Loss and Mourning
Last week, Christy Svanemyr, a beautiful soul and very respected colleague was killed in a tragic accident in San Francisco. She died leaving a whole community who loved her mourning. But what touches me so deeply is that she also leaves behind her husband and 1 year-old daughter.
The scale of that kind of loss in her family’s life, in her daughter’s life, leaves me speechless and heartbroken. It happened on the first day of the Jewish New Year, Rosh Hashanah. The Jewish New Year is traditionally the time when Jews around the world pray to be written and sealed in the book of life (who will live another year.)
The tragedy, mingled with praying for life for the coming year, has created a magnifying lens for me to see and feel how very much I do want to live this next year. How much I want to continue to watch my children grow up, to make new family memories, to learn, even to grow older and feel creakier.
I can’t find meaning in Christy’s death. I don’t believe there could ever be a master plan where a loving, radiant 35-year old mom is suddenly killed. I can’t imagine a world where that “needed” to happen.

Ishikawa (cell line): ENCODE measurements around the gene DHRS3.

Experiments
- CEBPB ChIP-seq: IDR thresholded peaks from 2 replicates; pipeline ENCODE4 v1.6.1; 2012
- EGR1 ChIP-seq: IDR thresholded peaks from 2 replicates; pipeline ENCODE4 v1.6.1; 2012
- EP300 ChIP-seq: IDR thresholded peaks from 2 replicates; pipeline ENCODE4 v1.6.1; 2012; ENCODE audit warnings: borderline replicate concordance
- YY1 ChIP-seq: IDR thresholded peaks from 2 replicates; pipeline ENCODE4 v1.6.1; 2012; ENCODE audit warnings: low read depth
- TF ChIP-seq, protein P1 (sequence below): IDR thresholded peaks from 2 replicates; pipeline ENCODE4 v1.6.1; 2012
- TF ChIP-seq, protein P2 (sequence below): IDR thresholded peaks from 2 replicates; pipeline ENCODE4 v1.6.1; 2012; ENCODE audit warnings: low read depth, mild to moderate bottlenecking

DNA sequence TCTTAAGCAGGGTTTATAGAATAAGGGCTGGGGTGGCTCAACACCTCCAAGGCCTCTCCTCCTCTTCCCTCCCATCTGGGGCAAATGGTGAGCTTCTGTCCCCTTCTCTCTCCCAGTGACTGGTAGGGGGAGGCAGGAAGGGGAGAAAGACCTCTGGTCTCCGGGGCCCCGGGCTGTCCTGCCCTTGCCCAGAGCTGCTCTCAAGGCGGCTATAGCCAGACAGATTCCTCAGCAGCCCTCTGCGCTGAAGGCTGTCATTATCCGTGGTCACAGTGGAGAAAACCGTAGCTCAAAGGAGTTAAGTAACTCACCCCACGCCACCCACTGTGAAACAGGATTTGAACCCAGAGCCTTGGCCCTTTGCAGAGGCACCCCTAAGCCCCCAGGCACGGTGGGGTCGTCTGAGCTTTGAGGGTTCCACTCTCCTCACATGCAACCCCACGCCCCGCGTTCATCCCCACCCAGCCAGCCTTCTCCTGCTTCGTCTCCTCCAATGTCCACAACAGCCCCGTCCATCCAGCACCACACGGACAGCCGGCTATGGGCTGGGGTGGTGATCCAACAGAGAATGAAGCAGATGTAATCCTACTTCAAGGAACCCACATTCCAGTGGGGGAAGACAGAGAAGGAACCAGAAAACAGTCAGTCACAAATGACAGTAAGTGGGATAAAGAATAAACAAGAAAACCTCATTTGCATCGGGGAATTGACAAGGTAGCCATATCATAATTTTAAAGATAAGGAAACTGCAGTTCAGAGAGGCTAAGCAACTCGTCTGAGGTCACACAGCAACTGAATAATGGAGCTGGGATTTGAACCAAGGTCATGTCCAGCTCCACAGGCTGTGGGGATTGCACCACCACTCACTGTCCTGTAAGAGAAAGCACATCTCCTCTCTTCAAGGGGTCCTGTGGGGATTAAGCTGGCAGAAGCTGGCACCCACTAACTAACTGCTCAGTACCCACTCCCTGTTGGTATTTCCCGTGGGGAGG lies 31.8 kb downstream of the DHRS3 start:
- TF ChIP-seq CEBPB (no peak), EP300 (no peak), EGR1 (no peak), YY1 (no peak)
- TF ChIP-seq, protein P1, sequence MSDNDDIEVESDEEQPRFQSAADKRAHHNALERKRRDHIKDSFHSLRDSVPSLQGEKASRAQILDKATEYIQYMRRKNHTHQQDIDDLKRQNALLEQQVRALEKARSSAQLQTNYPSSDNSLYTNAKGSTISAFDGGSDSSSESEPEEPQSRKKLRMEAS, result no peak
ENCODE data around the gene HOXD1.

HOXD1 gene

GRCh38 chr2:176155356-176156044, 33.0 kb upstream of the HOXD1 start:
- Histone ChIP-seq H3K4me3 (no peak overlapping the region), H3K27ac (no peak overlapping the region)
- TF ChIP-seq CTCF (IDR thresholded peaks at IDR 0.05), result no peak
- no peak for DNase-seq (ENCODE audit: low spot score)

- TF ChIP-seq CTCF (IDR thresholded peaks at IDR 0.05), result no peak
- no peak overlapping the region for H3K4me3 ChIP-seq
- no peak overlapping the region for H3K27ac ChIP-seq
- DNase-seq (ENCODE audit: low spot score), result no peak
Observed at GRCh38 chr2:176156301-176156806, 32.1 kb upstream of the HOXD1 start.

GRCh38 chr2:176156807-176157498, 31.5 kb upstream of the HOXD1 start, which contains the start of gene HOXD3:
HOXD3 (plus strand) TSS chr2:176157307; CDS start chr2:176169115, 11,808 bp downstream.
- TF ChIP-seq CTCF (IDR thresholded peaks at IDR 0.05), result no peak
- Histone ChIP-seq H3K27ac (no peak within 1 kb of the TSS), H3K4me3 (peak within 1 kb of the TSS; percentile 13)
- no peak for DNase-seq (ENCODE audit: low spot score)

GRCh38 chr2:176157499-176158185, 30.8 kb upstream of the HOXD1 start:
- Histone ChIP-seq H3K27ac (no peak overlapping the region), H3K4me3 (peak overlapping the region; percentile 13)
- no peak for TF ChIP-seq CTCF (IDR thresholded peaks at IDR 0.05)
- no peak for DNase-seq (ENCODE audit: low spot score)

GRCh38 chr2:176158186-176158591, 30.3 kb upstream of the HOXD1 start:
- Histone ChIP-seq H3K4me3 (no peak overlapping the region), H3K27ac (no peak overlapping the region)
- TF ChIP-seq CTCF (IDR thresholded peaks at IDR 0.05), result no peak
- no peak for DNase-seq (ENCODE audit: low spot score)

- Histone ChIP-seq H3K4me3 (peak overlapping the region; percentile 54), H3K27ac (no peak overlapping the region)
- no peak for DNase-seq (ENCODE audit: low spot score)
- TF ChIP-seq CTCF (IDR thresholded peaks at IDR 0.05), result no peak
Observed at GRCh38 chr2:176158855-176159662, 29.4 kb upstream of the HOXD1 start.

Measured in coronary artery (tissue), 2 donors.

All I can do is be part of a community that mourns that loss – feels it deeply – and I can not ignore the wake-up call to pay attention in my own life. I know that even as you read these words, that my deep sadness won’t be your wake-up call. It’s hard to hear someone else’s alarm with all the walls that separate us these days.
I have only two hopes in writing this. One, that someone reading it, might just hear their own signals, even the quieter ones, and pay closer attention. And two, that this writing becomes not just a wish, but a promise to myself: I will recognize the reverberation of sadness in my heart as a call towards greater mindfulness and gratitude in my own life
Can you help? If you’ve ever been in mourning, or are even grieving now – what thoughts/ideas/practices have helped you?